Loughrea: 091 – 509166
Gort: 091 – 509065
Portumna:  090 – 9741019
Tuam:  091 – 509011

The Council said the key message is for people to stay safe.

“Heavy rainfall currently being experienced is making driving conditions hazardous and drivers need to take extreme care and watch out cyclists and pedestrians and for the potential of flying debris, fallen trees and powerlines.

“Galway County Council Crisis Management Team are continuing to monitor these current weather conditions.”

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Connacht Tribune

Words in the one language can get lost in translation

Dave O'Connell



Dave O'Connell

A Different View with Dave O’Connell

You’d be fairly deluded to see the upside of stormy weather – but if any joy could be drawn from the recent Storm Ciara, it was in the efforts of our English friends to pronounce it.

Even a handful of staff at the BBC – an organisation with its own Pronunciation Unit – got it hopelessly wrong as often as it got it right. So instead of Keera, it was Key-ara, just one small step from Ki-Ora as though an orange squash had engulfed the land.

You’d wonder if that was the devilment at play when the storm was originally named, following a poll hosted by Met Éireann on Twitter – coming up with something that would at least give us a laugh in the midst of a blackout?

Adding fuel to that particular fire was that the Chair of the European Storm Naming Group is none other than Evelyn Cusack, Head of Forecasting at Met Éireann and a woman blessed with a wicked sense of humour.

That’s not to say that Evelyn doesn’t take her job extremely seriously, because she does – and the colour-coded weather warnings are indicative of that.

But she also has a good sense of perspective – so ensuring there’s a strong Irish dimension to this shared naming process between ourselves, the UK and the Netherlands would be right up her street.

In fairness to any devilment in Evelyn, there’s an even greater danger with these things if you leave it to the general public – as evidenced by names suggested by the public (and rejected by the UK Met Office) including Vader, Voldemort, Baldrick and Noddy.

Indeed, according to the London Times, among the other suggestions turned down was that one of the storms could be called Inateacup.

So instead, we get to name a few, the Brits get to name and good few and the Dutch throw in their tuppence worth as well.

For more, read this week’s Connacht Tribune.

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The Connacht Tribune Live app is the home of everything that is happening in Galway City and county. It’s completely FREE and features all the latest news, sport and information on what’s on in your area. Click HERE to download it for iPhone and iPad from Apple’s App Store, or HERE to get the Android Version from Google Play.


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Connacht Tribune

FF is stuck between a rock and a hard place




Crunch time...FF leader Micheal Martin.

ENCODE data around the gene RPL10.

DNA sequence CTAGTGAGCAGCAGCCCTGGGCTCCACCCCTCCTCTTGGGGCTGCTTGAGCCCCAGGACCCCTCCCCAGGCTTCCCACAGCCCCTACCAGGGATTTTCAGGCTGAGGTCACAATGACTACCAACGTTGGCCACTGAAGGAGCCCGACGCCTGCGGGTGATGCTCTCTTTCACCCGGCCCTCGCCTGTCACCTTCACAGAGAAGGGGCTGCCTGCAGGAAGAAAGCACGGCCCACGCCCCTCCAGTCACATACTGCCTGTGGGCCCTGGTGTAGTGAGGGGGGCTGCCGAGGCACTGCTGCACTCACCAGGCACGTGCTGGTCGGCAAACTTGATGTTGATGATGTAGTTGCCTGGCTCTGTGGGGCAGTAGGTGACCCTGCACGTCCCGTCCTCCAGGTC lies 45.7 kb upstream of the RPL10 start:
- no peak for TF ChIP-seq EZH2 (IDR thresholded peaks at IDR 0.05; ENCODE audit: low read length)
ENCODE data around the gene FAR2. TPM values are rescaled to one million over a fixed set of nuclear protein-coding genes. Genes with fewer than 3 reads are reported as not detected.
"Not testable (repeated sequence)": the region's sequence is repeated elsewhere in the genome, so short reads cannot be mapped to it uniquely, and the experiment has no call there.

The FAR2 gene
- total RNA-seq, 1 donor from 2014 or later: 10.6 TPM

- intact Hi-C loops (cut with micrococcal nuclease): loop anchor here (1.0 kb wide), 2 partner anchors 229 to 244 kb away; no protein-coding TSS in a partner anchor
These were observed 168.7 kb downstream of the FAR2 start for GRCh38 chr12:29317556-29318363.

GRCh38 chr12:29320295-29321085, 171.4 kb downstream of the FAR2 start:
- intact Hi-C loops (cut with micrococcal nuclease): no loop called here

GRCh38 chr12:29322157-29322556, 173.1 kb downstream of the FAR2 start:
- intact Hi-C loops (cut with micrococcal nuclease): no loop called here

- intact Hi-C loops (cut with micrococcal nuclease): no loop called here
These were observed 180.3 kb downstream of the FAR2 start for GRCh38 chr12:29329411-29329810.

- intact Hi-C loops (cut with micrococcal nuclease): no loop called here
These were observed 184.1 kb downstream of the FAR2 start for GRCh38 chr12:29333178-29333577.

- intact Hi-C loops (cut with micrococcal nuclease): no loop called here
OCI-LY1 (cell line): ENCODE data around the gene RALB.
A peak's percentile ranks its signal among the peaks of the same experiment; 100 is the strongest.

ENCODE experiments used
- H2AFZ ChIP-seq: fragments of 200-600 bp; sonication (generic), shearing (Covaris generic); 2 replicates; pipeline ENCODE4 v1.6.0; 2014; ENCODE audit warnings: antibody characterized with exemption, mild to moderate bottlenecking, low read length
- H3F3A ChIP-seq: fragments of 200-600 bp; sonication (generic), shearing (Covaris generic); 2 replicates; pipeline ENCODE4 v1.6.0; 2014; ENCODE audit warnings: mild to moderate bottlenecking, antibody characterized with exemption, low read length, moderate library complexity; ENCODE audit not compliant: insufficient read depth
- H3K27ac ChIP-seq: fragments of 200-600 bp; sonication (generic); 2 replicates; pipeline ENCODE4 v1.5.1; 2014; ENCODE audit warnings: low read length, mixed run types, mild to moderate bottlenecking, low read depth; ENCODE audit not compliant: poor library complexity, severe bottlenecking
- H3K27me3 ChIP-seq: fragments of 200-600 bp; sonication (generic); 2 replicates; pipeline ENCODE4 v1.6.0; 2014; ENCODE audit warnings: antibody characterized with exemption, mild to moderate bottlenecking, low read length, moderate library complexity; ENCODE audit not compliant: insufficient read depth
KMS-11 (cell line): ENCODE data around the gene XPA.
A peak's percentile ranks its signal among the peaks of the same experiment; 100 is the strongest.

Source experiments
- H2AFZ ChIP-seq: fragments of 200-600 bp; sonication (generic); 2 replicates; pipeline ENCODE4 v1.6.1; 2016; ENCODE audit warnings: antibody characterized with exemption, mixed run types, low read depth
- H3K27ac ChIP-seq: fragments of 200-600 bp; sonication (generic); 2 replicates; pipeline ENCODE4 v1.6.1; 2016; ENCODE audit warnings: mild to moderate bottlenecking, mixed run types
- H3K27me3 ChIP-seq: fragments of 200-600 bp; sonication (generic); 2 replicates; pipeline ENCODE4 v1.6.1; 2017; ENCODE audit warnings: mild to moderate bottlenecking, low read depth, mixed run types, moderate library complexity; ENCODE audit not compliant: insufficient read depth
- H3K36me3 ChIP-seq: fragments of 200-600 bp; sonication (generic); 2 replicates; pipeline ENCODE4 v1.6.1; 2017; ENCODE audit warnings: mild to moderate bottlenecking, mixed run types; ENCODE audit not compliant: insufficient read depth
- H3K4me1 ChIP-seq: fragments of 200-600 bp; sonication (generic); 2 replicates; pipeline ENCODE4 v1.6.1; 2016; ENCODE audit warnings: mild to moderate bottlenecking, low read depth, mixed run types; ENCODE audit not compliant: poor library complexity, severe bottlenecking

World of Politics with Harry McGee –

Anyone who has ever run a marathon knows that, somewhere around the 35km mark, you hit hell – and even when you finish it, the first reaction is ‘never again’…until a few months later they convince themselves it was not that bad, and sure, they might even go again.

And as it is with marathons in the sporting sense, so too in the political sphere – as we’re once again discovering.

Back in 2016, government formation took 70 days – and here we are with another marathon to a tortuous haul over the line.

And to be honest, we’re a long way from resolution.

Fianna Fáil says it will not go into government with Sinn Féin. Fine Gael says it will not go into government with either Sinn Féin or Fianna Fáil. Sinn Féin is exploring a government with the left but the name of the game for the party is some kind of arrangement with Fianna Fáil.

That’s not what Fianna Fáil wants. It wants a grand coalition (even though the two formerly biggest parties are considerably less grand after the election) involving Fine Gael, plus the Greens or Social Democrats or both.

Fine Gael does not want any arrangement. It wants to lead the opposition. But if every other combination bites the dirt, it might be reluctantly willing to talk to Fianna Fáil in terms of some form of coalition arrangement.

Every single suggested arrangement involves a massive fundamental shock to all the parties – but particularly to Fianna Fáil.

The party was the biggest loser in the election. It was expected to make gains, but it ended up losing seven seats, plus some of its brightest TDs, including Lisa Chambers, Fiona O’Loughlin and Declan Breathnach.

Now it faces stark choices on all fronts.

It’s been nearly a decade out of power and needs to go back in – but it has been much weakened and if it goes into government it will not go in as the dominant partner.

For more, read this week’s Connacht Tribune.

Get the Connacht Tribune Live app

The Connacht Tribune Live app is the home of everything that is happening in Galway City and county. It’s completely FREE and features all the latest news, sport and information on what’s on in your area. Click HERE to download it for iPhone and iPad from Apple’s App Store, or HERE to get the Android Version from Google Play.